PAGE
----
Tata Sons to take over AirAsia India, to buy additional 32.67% stake in low-cost airline

By: |
December 30, 2020 7:46 AM

AirAsia Berhad had recently waived off the non-compete clause for Tatas thus giving them a free hand to bid for Air India through the low-cost carrier.

Though AirAsia Berhad has been going through financial problems and had earlier indicated it would be exiting the India business, the advantage for Tatas is that now they can put in a bid for Air India through AirAsia.As is known, earlier this month Tatas submitted an expression of interest to buy out Air India, where the government is divesting its ownership.

Ending months of speculation, Tata Sons on Tuesday entered into an agreement to buy an additional 32.67% stake in low-cost airline AirAsia from its Malaysian partner, AirAsia Berhad, for $37.6 million. This transaction will take Tata Sons’ stake in AirAsia to 83.67%.

Currently, AirAsia Berhad’s stake in the airline is 49%. Though AirAsia Berhad has been going through financial problems and had earlier indicated it would be exiting the India business, the advantage for Tatas is that now they can put in a bid for Air India through AirAsia. Tatas, who have another airline, full-service carrier Vistara in partnership with Singapore Airlines, needs its approval to bid through this firm for Air India. So far, Singapore Airlines has not given its nod.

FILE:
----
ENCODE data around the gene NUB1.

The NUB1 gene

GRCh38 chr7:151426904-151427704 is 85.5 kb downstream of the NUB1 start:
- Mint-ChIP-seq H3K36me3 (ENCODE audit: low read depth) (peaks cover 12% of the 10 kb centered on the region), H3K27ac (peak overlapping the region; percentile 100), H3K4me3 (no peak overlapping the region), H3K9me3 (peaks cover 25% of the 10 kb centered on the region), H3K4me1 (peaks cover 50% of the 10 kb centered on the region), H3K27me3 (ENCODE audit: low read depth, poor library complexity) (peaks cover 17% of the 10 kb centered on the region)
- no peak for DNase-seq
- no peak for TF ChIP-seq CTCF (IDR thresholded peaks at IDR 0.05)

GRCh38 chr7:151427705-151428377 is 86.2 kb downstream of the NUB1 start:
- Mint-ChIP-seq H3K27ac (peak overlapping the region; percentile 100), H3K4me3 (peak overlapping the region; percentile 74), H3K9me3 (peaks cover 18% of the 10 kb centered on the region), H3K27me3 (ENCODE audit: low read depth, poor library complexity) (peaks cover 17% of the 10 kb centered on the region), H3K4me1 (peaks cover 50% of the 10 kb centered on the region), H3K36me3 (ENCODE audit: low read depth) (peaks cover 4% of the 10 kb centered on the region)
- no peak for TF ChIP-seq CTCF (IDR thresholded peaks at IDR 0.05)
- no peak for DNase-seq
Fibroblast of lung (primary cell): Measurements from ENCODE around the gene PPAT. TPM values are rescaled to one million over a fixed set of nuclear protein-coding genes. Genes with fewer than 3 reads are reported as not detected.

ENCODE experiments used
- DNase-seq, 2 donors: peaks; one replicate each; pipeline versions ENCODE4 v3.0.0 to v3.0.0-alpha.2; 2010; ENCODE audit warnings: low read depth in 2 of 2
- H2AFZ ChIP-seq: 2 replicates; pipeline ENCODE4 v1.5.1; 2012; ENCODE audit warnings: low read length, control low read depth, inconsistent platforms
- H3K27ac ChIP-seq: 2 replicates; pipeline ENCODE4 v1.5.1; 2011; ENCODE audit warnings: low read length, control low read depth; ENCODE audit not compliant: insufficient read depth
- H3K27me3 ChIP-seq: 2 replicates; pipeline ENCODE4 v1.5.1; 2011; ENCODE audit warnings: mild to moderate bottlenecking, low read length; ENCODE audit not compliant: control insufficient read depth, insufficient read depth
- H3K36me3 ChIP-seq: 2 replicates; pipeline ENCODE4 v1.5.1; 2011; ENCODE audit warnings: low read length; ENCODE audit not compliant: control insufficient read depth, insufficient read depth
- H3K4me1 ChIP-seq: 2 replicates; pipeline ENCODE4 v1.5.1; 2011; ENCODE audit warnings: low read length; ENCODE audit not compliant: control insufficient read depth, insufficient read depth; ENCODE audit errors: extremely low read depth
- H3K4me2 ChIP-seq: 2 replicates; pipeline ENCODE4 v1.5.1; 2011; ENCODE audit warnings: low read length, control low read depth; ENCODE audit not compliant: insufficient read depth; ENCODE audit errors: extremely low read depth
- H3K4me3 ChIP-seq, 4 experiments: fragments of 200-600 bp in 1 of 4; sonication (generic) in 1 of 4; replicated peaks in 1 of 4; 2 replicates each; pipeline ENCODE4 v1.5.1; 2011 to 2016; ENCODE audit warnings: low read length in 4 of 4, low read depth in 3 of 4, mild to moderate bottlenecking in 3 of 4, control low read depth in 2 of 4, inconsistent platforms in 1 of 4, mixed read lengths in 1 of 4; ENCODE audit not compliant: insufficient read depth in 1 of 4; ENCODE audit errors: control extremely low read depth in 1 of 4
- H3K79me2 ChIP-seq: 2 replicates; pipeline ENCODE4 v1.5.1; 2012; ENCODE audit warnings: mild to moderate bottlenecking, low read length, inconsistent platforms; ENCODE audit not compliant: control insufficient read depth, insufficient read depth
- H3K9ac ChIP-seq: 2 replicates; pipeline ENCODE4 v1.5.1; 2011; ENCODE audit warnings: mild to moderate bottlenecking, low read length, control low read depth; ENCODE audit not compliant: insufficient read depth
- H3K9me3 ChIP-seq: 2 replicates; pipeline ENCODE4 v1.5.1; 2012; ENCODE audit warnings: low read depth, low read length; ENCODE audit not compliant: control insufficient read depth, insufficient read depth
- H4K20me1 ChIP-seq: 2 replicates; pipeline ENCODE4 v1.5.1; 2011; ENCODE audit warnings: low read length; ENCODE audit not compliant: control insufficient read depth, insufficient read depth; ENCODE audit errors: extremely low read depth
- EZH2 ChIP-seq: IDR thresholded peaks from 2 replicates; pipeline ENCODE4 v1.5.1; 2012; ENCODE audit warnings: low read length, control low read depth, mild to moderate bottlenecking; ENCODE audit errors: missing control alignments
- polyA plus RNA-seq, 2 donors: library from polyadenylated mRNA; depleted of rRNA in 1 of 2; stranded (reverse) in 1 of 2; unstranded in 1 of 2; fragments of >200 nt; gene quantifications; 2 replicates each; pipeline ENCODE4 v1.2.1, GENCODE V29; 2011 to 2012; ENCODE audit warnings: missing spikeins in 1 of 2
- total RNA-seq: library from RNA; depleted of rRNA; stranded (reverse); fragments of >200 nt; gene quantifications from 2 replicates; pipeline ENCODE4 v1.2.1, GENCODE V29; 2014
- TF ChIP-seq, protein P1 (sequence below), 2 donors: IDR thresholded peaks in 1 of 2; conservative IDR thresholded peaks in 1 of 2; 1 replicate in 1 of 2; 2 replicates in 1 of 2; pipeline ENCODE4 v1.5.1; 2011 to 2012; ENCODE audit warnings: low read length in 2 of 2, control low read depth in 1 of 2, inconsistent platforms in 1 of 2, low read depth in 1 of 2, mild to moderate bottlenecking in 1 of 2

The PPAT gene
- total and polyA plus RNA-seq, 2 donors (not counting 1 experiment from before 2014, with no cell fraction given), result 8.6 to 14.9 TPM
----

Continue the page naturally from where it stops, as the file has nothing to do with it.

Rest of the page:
AirAsia Berhad had recently waived off the non-compete clause for Tatas thus giving them a free hand to bid for Air India through the low-cost carrier.

As is known, earlier this month Tatas submitted an expression of interest to buy out Air India, where the government is divesting its ownership. The selected parties will be shortlisted by the government on January 5 after which they would be given time to submit their request for proposal.

Announcing the sale of the additional stake to Tata Sons in a filing to the local exchanges, AirAsia Berhad said, “As India is a non-core market for AirAsia (being a non-Asean country), the company will continue to regularly re-assess its business strategies and dispose of non-core investments to augment its liquidity. This transaction will reduce cash burn of the company in the short term and allow AirAsia to concentrate on recovery of its key Asean markets in Malaysia, Thailand, Indonesia and the Philippines in the long run”.

Earlier this year, AirAsia had exited Japan on similar grounds.

Indicating that its investment in India had been a loss-making proposition, the Malaysian carrier said, “The share of losses over the years have resulted in the carrying value of the investment at the date of transaction to be nil”.

AirAsia India’s revenue declined 69% in the July-September quarter. The company did not disclose its losses during the period but it was its fifth consecutive quarterly loss.

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